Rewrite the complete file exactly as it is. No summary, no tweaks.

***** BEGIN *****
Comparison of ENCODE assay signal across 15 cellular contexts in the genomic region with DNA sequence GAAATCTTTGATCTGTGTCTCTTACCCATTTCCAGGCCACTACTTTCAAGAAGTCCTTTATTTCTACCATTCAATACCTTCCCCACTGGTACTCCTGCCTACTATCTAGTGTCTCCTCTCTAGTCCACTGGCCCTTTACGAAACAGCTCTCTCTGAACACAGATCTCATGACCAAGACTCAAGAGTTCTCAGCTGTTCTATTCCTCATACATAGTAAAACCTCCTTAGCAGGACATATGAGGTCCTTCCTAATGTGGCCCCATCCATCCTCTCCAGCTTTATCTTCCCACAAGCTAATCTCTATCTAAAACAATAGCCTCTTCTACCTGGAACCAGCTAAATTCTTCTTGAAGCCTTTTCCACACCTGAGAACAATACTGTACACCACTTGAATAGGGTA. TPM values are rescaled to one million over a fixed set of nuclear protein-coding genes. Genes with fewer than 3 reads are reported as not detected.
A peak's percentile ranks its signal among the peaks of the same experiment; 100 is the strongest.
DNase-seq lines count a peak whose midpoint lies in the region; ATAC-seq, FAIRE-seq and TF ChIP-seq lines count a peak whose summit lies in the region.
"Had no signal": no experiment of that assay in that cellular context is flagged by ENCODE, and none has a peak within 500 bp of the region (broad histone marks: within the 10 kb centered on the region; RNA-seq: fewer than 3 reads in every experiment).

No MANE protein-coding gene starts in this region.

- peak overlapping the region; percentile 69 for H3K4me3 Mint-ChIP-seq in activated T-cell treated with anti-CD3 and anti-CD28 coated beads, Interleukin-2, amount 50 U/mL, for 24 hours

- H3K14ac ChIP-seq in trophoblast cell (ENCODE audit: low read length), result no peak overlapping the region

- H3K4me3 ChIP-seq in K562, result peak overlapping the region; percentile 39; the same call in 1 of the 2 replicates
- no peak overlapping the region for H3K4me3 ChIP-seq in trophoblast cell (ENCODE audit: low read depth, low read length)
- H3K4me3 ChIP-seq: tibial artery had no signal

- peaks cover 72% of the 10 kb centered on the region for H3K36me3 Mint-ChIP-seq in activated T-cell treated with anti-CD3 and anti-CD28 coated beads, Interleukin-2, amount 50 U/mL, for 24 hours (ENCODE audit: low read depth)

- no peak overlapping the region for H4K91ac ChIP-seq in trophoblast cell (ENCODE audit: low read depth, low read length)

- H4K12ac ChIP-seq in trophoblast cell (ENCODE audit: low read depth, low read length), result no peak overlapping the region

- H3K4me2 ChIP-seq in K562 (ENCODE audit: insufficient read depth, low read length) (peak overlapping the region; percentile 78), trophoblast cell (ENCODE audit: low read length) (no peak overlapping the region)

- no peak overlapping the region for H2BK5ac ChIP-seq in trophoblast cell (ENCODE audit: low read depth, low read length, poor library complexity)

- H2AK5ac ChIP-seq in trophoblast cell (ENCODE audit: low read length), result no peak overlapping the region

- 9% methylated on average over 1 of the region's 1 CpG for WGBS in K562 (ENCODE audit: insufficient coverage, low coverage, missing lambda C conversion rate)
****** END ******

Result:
Comparison of ENCODE assay signal across 15 cellular contexts in the genomic region with DNA sequence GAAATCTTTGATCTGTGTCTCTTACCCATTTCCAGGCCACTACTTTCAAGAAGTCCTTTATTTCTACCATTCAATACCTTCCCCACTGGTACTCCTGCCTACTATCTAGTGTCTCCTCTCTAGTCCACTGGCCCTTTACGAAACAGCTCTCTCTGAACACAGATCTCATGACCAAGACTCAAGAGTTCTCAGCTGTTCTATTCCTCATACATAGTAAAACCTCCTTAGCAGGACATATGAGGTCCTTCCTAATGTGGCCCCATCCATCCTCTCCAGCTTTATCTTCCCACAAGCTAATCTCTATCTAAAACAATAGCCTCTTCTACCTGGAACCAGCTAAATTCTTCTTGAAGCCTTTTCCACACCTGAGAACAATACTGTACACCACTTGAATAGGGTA. TPM values are rescaled to one million over a fixed set of nuclear protein-coding genes. Genes with fewer than 3 reads are reported as not detected.
A peak's percentile ranks its signal among the peaks of the same experiment; 100 is the strongest.
DNase-seq lines count a peak whose midpoint lies in the region; ATAC-seq, FAIRE-seq and TF ChIP-seq lines count a peak whose summit lies in the region.
"Had no signal": no experiment of that assay in that cellular context is flagged by ENCODE, and none has a peak within 500 bp of the region (broad histone marks: within the 10 kb centered on the region; RNA-seq: fewer than 3 reads in every experiment).

No MANE protein-coding gene starts in this region.

- peak overlapping the region; percentile 69 for H3K4me3 Mint-ChIP-seq in activated T-cell treated with anti-CD3 and anti-CD28 coated beads, Interleukin-2, amount 50 U/mL, for 24 hours

- H3K14ac ChIP-seq in trophoblast cell (ENCODE audit: low read length), result no peak overlapping the region

- H3K4me3 ChIP-seq in K562, result peak overlapping the region; percentile 39; the same call in 1 of the 2 replicates
- no peak overlapping the region for H3K4me3 ChIP-seq in trophoblast cell (ENCODE audit: low read depth, low read length)
- H3K4me3 ChIP-seq: tibial artery had no signal

- peaks cover 72% of the 10 kb centered on the region for H3K36me3 Mint-ChIP-seq in activated T-cell treated with anti-CD3 and anti-CD28 coated beads, Interleukin-2, amount 50 U/mL, for 24 hours (ENCODE audit: low read depth)

- no peak overlapping the region for H4K91ac ChIP-seq in trophoblast cell (ENCODE audit: low read depth, low read length)

- H4K12ac ChIP-seq in trophoblast cell (ENCODE audit: low read depth, low read length), result no peak overlapping the region

- H3K4me2 ChIP-seq in K562 (ENCODE audit: insufficient read depth, low read length) (peak overlapping the region; percentile 78), trophoblast cell (ENCODE audit: low read length) (no peak overlapping the region)

- no peak overlapping the region for H2BK5ac ChIP-seq in trophoblast cell (ENCODE audit: low read depth, low read length, poor library complexity)

- H2AK5ac ChIP-seq in trophoblast cell (ENCODE audit: low read length), result no peak overlapping the region

- 9% methylated on average over 1 of the region's 1 CpG for WGBS in K562 (ENCODE audit: insufficient coverage, low coverage, missing lambda C conversion rate)